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|Title:||Modern Islamic Political Thought: Islamism in the Arab World from the Late 20th to Early 21st Centuries|
|Authors:||Al-Azami, Usaama A|
|Contributors:||Near Eastern Studies Department|
Middle Eastern studies
|Publisher:||Princeton, NJ : Princeton University|
|Abstract:||Religious movements like the Muslim Brothers in Egypt and the innumerable popular groups and organizations around the globe that share a similar socio-political ethic inspired by Islam reflect the social changes wrought by modernity upon Muslim societies. However, modernity’s impact is also felt at an intellectual level by Islamic scholars who enjoy considerable esteem if not always influence among such popular Islamist movements. This dissertation presents, evaluates, and critiques a selection of religio-political writings of noteworthy Islamist intellectuals from the past four decades. These include the writings of three veteran Islamists, Yūsuf al-Qaraḍāwī (b. 1926), Muḥammad ʿImāra (b. 1931), and Rāshid al-Ghannūshī (b. 1941), as well as two younger Islamist scholars, Muḥammad al-Ḥasan al-Dadaw (b. 1963) and Jāsir ʿAwda (b. 1966). Through an examination of their writings and statements over the past several decades, the present study offers an up-to-date treatment of mainstream Islamist engagements with core modern political ideas including secularism, democracy, and the nation-state. The thesis argues that mainstream Arab Islamists have carved out a theoretical space in modern political discourse that seeks to affirm, with democratic support, the religious identity of Muslim-majority polities while making a principled effort to eschew religiously grounded authoritarianism.|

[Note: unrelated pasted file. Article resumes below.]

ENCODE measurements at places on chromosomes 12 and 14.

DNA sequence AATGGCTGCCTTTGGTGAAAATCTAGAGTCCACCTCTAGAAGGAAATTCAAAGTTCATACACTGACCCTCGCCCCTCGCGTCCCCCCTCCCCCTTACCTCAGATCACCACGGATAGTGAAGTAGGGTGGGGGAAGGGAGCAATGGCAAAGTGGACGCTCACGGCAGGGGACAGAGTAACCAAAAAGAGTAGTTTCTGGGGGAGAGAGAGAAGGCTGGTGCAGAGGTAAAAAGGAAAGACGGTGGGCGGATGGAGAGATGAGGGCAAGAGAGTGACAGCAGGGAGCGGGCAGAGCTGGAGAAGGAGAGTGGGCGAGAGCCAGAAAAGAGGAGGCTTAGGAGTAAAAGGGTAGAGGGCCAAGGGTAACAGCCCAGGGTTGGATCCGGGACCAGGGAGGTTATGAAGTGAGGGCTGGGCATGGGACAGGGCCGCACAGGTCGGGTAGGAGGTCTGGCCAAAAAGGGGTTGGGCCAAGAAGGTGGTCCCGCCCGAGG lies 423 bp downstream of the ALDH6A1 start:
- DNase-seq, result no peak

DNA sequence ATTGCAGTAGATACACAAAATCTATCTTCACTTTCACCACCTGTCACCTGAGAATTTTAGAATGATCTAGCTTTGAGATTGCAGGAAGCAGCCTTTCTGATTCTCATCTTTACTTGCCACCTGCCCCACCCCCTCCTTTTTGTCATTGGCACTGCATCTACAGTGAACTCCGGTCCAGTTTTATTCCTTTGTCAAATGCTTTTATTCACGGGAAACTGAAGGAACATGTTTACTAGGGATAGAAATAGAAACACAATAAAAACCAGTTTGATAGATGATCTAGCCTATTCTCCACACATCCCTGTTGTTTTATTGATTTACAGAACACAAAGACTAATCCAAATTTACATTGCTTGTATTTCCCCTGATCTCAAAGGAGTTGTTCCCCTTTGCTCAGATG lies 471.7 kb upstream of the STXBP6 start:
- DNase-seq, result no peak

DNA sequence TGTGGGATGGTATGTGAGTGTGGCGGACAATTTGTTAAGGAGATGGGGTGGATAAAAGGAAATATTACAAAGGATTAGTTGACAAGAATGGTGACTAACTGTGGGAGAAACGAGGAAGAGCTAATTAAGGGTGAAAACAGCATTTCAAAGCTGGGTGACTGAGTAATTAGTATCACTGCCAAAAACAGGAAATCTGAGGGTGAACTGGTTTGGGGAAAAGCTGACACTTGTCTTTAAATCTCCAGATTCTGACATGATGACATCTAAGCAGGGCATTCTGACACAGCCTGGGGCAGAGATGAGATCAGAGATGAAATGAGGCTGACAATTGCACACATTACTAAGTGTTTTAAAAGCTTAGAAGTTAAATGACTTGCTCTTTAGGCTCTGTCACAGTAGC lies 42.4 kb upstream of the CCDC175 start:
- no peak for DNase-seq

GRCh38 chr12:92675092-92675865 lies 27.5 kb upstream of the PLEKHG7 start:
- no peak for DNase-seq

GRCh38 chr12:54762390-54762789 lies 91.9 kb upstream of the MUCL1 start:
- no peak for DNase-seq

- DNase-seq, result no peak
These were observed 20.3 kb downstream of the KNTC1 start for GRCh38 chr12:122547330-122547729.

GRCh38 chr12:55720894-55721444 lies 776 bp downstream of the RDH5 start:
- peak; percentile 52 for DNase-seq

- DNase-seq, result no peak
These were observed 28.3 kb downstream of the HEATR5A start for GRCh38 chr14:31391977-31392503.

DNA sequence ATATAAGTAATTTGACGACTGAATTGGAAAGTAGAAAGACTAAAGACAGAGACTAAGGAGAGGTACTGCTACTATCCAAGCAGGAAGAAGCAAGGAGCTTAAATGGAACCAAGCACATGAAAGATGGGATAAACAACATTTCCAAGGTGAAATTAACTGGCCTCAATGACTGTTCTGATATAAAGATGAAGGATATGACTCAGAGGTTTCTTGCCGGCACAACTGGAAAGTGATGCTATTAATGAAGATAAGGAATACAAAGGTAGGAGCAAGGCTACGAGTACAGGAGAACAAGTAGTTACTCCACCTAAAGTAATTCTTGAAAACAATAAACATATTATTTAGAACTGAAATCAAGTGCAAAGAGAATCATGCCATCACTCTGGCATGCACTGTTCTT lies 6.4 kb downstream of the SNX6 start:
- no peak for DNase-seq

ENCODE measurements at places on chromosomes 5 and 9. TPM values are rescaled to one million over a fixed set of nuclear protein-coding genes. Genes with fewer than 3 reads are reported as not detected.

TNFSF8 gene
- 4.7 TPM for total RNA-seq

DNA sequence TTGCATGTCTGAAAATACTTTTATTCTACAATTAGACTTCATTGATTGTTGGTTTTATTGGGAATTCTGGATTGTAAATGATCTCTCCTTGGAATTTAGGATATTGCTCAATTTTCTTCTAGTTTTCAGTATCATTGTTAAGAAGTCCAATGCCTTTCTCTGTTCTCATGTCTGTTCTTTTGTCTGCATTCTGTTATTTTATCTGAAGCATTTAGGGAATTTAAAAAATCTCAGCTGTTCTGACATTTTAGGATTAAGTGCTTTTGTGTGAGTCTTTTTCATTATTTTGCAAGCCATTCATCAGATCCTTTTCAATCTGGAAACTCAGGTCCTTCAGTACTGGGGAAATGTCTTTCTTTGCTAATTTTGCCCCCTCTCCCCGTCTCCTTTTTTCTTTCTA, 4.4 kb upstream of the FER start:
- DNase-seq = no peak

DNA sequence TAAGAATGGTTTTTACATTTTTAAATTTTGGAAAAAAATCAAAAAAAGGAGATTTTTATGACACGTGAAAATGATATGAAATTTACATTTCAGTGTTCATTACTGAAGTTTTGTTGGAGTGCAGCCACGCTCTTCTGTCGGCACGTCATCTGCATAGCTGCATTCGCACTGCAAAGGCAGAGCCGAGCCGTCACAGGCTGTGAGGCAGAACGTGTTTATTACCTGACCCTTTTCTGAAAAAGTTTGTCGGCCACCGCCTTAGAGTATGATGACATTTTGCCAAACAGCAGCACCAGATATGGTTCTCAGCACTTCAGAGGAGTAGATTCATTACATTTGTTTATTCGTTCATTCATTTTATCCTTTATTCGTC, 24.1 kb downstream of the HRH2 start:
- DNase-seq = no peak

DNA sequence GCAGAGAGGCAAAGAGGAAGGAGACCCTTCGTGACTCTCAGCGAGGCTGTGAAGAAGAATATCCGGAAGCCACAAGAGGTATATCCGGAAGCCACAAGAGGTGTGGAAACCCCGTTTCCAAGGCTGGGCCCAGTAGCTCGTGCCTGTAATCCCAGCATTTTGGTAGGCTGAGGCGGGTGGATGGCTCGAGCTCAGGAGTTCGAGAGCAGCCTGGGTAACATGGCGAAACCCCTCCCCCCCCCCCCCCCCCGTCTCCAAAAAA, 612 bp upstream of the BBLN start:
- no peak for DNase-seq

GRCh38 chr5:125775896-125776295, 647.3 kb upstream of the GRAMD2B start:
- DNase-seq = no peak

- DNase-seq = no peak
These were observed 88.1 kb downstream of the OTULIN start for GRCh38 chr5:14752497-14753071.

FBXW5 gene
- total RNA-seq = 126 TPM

|Alternate format:||The Mudd Manuscript Library retains one bound copy of each dissertation. Search for these copies in the library's main catalog: catalog.princeton.edu|
|Type of Material:||Academic dissertations (Ph.D.)|
|Appears in Collections:||Near Eastern Studies|
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